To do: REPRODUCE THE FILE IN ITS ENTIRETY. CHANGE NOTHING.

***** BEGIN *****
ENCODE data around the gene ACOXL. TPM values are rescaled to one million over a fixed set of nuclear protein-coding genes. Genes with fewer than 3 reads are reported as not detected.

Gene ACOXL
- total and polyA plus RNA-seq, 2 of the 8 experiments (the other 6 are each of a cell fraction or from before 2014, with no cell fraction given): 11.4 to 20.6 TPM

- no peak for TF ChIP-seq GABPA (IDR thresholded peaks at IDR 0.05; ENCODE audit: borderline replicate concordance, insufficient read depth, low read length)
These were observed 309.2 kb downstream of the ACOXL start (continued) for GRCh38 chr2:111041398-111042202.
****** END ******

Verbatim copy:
ENCODE data around the gene ACOXL. TPM values are rescaled to one million over a fixed set of nuclear protein-coding genes. Genes with fewer than 3 reads are reported as not detected.

Gene ACOXL
- total and polyA plus RNA-seq, 2 of the 8 experiments (the other 6 are each of a cell fraction or from before 2014, with no cell fraction given): 11.4 to 20.6 TPM

- no peak for TF ChIP-seq GABPA (IDR thresholded peaks at IDR 0.05; ENCODE audit: borderline replicate concordance, insufficient read depth, low read length)
These were observed 309.2 kb downstream of the ACOXL start (continued) for GRCh38 chr2:111041398-111042202.